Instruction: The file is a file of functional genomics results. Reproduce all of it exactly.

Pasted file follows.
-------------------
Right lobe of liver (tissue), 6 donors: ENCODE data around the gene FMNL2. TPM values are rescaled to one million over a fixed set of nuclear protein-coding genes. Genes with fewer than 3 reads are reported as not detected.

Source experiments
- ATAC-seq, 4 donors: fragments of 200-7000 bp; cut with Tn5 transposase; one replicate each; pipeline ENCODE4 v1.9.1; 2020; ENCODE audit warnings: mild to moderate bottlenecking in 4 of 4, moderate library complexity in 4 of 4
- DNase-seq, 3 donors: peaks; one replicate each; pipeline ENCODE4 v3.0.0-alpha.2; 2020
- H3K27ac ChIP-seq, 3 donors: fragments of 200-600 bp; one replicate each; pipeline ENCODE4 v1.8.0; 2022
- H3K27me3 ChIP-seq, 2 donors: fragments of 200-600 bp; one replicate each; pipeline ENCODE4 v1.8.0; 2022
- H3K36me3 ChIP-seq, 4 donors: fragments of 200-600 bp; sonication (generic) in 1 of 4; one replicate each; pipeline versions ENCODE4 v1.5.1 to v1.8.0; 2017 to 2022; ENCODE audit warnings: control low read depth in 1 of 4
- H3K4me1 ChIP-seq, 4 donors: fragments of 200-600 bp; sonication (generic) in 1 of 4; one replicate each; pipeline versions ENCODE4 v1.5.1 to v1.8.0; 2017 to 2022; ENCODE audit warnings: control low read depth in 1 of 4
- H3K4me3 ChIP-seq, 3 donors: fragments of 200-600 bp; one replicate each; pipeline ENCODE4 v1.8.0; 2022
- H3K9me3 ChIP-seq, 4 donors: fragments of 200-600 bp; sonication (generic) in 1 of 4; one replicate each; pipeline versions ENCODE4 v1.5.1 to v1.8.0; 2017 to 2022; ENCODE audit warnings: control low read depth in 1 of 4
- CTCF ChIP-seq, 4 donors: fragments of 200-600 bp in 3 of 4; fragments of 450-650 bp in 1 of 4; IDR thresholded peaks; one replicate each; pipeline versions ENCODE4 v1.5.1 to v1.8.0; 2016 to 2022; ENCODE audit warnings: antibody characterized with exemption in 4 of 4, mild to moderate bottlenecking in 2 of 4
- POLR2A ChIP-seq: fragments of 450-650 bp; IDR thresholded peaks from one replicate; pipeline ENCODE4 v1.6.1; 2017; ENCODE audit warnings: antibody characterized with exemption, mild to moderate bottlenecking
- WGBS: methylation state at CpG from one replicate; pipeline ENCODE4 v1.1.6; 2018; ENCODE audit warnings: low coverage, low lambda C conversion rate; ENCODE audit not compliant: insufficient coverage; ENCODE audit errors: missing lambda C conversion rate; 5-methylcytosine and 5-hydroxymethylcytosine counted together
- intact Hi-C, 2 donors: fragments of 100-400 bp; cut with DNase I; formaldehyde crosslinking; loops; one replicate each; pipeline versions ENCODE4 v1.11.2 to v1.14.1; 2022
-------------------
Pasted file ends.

Right lobe of liver (tissue), 6 donors: ENCODE data around the gene FMNL2. TPM values are rescaled to one million over a fixed set of nuclear protein-coding genes. Genes with fewer than 3 reads are reported as not detected.

Source experiments
- ATAC-seq, 4 donors: fragments of 200-7000 bp; cut with Tn5 transposase; one replicate each; pipeline ENCODE4 v1.9.1; 2020; ENCODE audit warnings: mild to moderate bottlenecking in 4 of 4, moderate library complexity in 4 of 4
- DNase-seq, 3 donors: peaks; one replicate each; pipeline ENCODE4 v3.0.0-alpha.2; 2020
- H3K27ac ChIP-seq, 3 donors: fragments of 200-600 bp; one replicate each; pipeline ENCODE4 v1.8.0; 2022
- H3K27me3 ChIP-seq, 2 donors: fragments of 200-600 bp; one replicate each; pipeline ENCODE4 v1.8.0; 2022
- H3K36me3 ChIP-seq, 4 donors: fragments of 200-600 bp; sonication (generic) in 1 of 4; one replicate each; pipeline versions ENCODE4 v1.5.1 to v1.8.0; 2017 to 2022; ENCODE audit warnings: control low read depth in 1 of 4
- H3K4me1 ChIP-seq, 4 donors: fragments of 200-600 bp; sonication (generic) in 1 of 4; one replicate each; pipeline versions ENCODE4 v1.5.1 to v1.8.0; 2017 to 2022; ENCODE audit warnings: control low read depth in 1 of 4
- H3K4me3 ChIP-seq, 3 donors: fragments of 200-600 bp; one replicate each; pipeline ENCODE4 v1.8.0; 2022
- H3K9me3 ChIP-seq, 4 donors: fragments of 200-600 bp; sonication (generic) in 1 of 4; one replicate each; pipeline versions ENCODE4 v1.5.1 to v1.8.0; 2017 to 2022; ENCODE audit warnings: control low read depth in 1 of 4
- CTCF ChIP-seq, 4 donors: fragments of 200-600 bp in 3 of 4; fragments of 450-650 bp in 1 of 4; IDR thresholded peaks; one replicate each; pipeline versions ENCODE4 v1.5.1 to v1.8.0; 2016 to 2022; ENCODE audit warnings: antibody characterized with exemption in 4 of 4, mild to moderate bottlenecking in 2 of 4
- POLR2A ChIP-seq: fragments of 450-650 bp; IDR thresholded peaks from one replicate; pipeline ENCODE4 v1.6.1; 2017; ENCODE audit warnings: antibody characterized with exemption, mild to moderate bottlenecking
- WGBS: methylation state at CpG from one replicate; pipeline ENCODE4 v1.1.6; 2018; ENCODE audit warnings: low coverage, low lambda C conversion rate; ENCODE audit not compliant: insufficient coverage; ENCODE audit errors: missing lambda C conversion rate; 5-methylcytosine and 5-hydroxymethylcytosine counted together
- intact Hi-C, 2 donors: fragments of 100-400 bp; cut with DNase I; formaldehyde crosslinking; loops; one replicate each; pipeline versions ENCODE4 v1.11.2 to v1.14.1; 2022